A few weeks back, I explored why so many of us are terrible at listening — especially in our relationships. I promised that I’d circle back with a few ideas on tips to listen better, and I was stymied for a bit because so many of the tips on listening are boringly obvious, as in: to be a better listener, listen better! (Somewhere a Zen monk is clapping with one hand.)
Here are a few more insights on being a less awful listener that have helped me across love, work and the rest of life.
End interrupting. It seems so simple. Say nothing. Don’t move a muscle. Just sit there! But for some of us, when we hear something that hurts we immediately leap to defend ourselves–because by Jove we’re worth it. We hear an incorrect fact, and we want to establish the truth–because that’s the kind of noble defenders of honesty we are. When we see an opportunity for comedy we seize it, to lighten the mood–and who doesn’t like a laugh?
It’s incredibly hard to resist these impulses–especially after a few beers–but it’s essential that we knuckle down and do it. Tamp down your impulses. Maybe play a game of not interrupting and try to set a record for the longest you can let your partner go uninterrupted. Summon the ancient practice of patience. Painful at times, but essential.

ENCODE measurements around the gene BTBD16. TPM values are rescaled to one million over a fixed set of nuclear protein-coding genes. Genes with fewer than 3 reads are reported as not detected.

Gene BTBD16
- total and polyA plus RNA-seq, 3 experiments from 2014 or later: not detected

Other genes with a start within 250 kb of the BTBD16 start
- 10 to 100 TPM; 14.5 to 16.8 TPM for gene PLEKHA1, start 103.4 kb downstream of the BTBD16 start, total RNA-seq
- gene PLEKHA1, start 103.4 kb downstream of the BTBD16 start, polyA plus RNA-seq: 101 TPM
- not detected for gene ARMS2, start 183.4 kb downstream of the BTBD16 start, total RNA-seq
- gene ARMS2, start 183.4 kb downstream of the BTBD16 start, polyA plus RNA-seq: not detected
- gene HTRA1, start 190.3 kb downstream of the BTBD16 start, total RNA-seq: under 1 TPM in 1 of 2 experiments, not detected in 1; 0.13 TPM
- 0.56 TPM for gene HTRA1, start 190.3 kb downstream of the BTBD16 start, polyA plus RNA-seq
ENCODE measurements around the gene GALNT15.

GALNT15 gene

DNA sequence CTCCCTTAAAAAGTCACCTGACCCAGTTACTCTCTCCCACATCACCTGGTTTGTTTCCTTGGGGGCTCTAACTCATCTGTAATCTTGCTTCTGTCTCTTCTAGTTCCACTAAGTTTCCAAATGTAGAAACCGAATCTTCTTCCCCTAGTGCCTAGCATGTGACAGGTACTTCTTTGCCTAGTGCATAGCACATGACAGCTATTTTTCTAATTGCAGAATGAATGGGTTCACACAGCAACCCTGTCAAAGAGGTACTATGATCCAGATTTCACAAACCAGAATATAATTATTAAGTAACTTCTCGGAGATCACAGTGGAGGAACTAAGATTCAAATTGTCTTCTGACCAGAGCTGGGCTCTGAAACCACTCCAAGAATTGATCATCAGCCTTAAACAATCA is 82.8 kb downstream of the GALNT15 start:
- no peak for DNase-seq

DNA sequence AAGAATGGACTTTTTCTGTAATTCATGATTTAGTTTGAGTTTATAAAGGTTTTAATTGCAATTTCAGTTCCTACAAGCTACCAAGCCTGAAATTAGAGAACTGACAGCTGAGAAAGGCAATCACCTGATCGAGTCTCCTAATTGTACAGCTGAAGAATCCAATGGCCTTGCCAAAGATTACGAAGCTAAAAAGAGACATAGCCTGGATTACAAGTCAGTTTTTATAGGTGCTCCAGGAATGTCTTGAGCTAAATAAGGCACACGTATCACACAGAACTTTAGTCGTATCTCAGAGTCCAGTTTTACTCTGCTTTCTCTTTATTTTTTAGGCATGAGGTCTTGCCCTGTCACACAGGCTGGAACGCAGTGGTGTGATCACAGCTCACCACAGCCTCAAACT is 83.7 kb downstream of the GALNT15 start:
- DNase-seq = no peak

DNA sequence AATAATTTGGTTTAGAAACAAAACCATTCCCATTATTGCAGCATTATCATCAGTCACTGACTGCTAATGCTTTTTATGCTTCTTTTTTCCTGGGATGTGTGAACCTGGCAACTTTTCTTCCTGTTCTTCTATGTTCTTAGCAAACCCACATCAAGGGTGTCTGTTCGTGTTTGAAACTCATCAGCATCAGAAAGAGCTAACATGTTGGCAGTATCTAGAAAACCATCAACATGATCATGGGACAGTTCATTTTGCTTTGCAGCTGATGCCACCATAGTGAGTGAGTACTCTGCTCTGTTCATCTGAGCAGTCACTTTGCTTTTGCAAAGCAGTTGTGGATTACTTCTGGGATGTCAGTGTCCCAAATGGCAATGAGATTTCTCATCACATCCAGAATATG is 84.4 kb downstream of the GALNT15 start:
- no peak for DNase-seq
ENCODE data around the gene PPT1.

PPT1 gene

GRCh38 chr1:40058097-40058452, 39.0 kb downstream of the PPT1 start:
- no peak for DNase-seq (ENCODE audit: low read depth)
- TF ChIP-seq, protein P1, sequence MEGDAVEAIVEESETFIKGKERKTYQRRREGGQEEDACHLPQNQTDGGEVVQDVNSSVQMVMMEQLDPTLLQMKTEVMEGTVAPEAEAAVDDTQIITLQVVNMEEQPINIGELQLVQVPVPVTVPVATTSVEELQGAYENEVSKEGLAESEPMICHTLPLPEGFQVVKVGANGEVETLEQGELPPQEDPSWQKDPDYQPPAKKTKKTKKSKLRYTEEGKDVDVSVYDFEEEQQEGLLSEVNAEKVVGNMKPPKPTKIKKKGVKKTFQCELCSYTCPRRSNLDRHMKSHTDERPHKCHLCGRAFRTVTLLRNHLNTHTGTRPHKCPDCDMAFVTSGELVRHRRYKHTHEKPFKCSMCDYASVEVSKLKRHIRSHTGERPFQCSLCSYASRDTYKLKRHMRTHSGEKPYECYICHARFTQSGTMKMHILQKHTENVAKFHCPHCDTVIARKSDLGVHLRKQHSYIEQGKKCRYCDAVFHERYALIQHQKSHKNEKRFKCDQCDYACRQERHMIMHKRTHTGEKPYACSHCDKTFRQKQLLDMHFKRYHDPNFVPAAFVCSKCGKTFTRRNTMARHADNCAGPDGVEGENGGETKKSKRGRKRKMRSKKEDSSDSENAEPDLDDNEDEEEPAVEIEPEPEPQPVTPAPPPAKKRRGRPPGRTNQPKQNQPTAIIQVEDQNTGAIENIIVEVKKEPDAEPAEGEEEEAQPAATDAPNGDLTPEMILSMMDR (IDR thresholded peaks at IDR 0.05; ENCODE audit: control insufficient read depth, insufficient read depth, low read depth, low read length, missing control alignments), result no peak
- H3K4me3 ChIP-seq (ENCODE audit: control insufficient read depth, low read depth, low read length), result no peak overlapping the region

Not talking does NOT equal listening. But it’s the first step on a long and treacherous journey to the greatest view of your life!
Stop speech preparation. I used to use the time when my partner was speaking to develop the perfect soliloquy on why I was right, complete with footnotes and witty asides. There’s no room to listen when you’re working on your punchline. Instead, come to the conversation without talking points. Use that mental juice to listen instead.
Recognize that what your partner is saying is VALUABLE. Isn’t it incredible to know another person inside and out? When speaking, your partner is giving you clues and, in many cases, direct information on how he or she ticks. In many cases, there will be fascinating subtle nuances, Hollywood twists and even full-throated reversals in your partner’s story. This info is an incredible gift–and if you’re not listening, you miss it!
Write a report. Kick off any response to your partner with a short summary of what he or she just said. This process forces you to take mental notes and–huge bonus–validates your partner’s perspective.
Stop the digital screwing around. We live in a world of ceaseless distractions. Kill them! Put down your phone, shut down your laptop, turn off the TV. Don’t let yourself be pulled away by Ellen’s latest tweet or a cool car commercial. In the big scheme of things, that stuff doesn’t matter nearly as much as your partner.
Lock in eye contact. Looking at your love is delightful on the eyes, helps you pick up on body language–and avoids those murderous distractions. If you’re apart, use video chat on your phone (unless you’re driving!).
What’d I miss?
Like any skill, listening requires reps. You’ll screw up and have bad days–accept it, but don’t let it smash you down. Keep coming back to these tips with focused energy, and in time your ears and heart will become (metaphorically) ripped.